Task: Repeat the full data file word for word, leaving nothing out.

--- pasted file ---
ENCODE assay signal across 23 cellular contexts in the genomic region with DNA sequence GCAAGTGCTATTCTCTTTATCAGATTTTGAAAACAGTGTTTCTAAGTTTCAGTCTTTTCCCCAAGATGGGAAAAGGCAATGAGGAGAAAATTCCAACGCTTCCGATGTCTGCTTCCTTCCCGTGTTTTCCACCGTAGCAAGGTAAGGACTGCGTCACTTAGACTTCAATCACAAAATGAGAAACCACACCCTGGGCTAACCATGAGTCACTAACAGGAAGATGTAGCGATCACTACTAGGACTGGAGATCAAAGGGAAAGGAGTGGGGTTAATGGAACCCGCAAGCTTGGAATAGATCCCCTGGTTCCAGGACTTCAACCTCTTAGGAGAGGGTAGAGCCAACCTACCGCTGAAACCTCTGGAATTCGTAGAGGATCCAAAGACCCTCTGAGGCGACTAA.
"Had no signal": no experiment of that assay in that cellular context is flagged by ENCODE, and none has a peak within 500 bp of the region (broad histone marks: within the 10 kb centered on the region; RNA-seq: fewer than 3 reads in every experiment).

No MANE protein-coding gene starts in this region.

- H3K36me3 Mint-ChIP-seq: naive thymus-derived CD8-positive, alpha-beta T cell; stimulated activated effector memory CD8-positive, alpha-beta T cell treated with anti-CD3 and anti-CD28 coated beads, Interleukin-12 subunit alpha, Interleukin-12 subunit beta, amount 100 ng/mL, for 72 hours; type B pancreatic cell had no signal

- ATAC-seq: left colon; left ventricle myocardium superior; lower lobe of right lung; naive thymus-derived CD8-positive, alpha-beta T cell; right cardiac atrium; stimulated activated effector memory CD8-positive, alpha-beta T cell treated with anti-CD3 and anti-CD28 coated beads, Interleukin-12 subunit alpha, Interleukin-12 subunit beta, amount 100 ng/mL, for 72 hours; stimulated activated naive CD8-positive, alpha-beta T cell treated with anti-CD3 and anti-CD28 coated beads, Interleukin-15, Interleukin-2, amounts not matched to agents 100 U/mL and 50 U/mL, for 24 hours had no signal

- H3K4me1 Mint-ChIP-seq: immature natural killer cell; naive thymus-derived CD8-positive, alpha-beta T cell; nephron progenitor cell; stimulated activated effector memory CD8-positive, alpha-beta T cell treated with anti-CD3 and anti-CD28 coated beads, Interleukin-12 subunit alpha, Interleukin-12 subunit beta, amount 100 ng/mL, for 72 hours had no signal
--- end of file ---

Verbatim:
ENCODE assay signal across 23 cellular contexts in the genomic region with DNA sequence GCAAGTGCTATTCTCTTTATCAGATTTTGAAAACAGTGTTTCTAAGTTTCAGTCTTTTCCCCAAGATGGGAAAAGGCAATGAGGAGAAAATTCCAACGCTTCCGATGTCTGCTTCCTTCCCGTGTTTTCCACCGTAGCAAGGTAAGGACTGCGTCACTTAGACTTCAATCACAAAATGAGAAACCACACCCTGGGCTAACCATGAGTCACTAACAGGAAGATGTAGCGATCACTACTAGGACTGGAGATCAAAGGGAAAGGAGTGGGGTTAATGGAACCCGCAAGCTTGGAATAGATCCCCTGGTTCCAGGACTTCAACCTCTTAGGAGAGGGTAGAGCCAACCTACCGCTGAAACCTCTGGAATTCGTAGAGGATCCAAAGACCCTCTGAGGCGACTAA.
"Had no signal": no experiment of that assay in that cellular context is flagged by ENCODE, and none has a peak within 500 bp of the region (broad histone marks: within the 10 kb centered on the region; RNA-seq: fewer than 3 reads in every experiment).

No MANE protein-coding gene starts in this region.

- H3K36me3 Mint-ChIP-seq: naive thymus-derived CD8-positive, alpha-beta T cell; stimulated activated effector memory CD8-positive, alpha-beta T cell treated with anti-CD3 and anti-CD28 coated beads, Interleukin-12 subunit alpha, Interleukin-12 subunit beta, amount 100 ng/mL, for 72 hours; type B pancreatic cell had no signal

- ATAC-seq: left colon; left ventricle myocardium superior; lower lobe of right lung; naive thymus-derived CD8-positive, alpha-beta T cell; right cardiac atrium; stimulated activated effector memory CD8-positive, alpha-beta T cell treated with anti-CD3 and anti-CD28 coated beads, Interleukin-12 subunit alpha, Interleukin-12 subunit beta, amount 100 ng/mL, for 72 hours; stimulated activated naive CD8-positive, alpha-beta T cell treated with anti-CD3 and anti-CD28 coated beads, Interleukin-15, Interleukin-2, amounts not matched to agents 100 U/mL and 50 U/mL, for 24 hours had no signal

- H3K4me1 Mint-ChIP-seq: immature natural killer cell; naive thymus-derived CD8-positive, alpha-beta T cell; nephron progenitor cell; stimulated activated effector memory CD8-positive, alpha-beta T cell treated with anti-CD3 and anti-CD28 coated beads, Interleukin-12 subunit alpha, Interleukin-12 subunit beta, amount 100 ng/mL, for 72 hours had no signal